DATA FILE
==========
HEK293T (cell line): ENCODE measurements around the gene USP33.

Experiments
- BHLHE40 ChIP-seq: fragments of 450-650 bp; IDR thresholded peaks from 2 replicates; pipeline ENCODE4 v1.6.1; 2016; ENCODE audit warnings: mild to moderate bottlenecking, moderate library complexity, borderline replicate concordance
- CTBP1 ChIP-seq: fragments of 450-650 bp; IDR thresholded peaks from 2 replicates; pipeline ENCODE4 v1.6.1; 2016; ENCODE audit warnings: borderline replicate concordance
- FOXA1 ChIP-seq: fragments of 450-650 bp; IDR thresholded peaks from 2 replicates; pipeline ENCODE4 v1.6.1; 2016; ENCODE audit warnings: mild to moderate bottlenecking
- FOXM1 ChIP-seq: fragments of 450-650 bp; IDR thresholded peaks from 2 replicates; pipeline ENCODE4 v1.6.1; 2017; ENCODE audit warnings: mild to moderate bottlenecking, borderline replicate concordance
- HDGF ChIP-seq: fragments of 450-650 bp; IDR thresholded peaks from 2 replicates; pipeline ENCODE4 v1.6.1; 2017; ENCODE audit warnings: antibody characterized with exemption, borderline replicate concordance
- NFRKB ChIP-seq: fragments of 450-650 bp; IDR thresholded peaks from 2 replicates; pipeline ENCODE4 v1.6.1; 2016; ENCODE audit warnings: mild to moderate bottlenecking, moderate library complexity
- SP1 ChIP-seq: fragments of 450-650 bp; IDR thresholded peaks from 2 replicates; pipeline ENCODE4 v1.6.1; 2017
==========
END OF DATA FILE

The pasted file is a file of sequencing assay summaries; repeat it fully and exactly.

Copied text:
HEK293T (cell line): ENCODE measurements around the gene USP33.

Experiments
- BHLHE40 ChIP-seq: fragments of 450-650 bp; IDR thresholded peaks from 2 replicates; pipeline ENCODE4 v1.6.1; 2016; ENCODE audit warnings: mild to moderate bottlenecking, moderate library complexity, borderline replicate concordance
- CTBP1 ChIP-seq: fragments of 450-650 bp; IDR thresholded peaks from 2 replicates; pipeline ENCODE4 v1.6.1; 2016; ENCODE audit warnings: borderline replicate concordance
- FOXA1 ChIP-seq: fragments of 450-650 bp; IDR thresholded peaks from 2 replicates; pipeline ENCODE4 v1.6.1; 2016; ENCODE audit warnings: mild to moderate bottlenecking
- FOXM1 ChIP-seq: fragments of 450-650 bp; IDR thresholded peaks from 2 replicates; pipeline ENCODE4 v1.6.1; 2017; ENCODE audit warnings: mild to moderate bottlenecking, borderline replicate concordance
- HDGF ChIP-seq: fragments of 450-650 bp; IDR thresholded peaks from 2 replicates; pipeline ENCODE4 v1.6.1; 2017; ENCODE audit warnings: antibody characterized with exemption, borderline replicate concordance
- NFRKB ChIP-seq: fragments of 450-650 bp; IDR thresholded peaks from 2 replicates; pipeline ENCODE4 v1.6.1; 2016; ENCODE audit warnings: mild to moderate bottlenecking, moderate library complexity
- SP1 ChIP-seq: fragments of 450-650 bp; IDR thresholded peaks from 2 replicates; pipeline ENCODE4 v1.6.1; 2017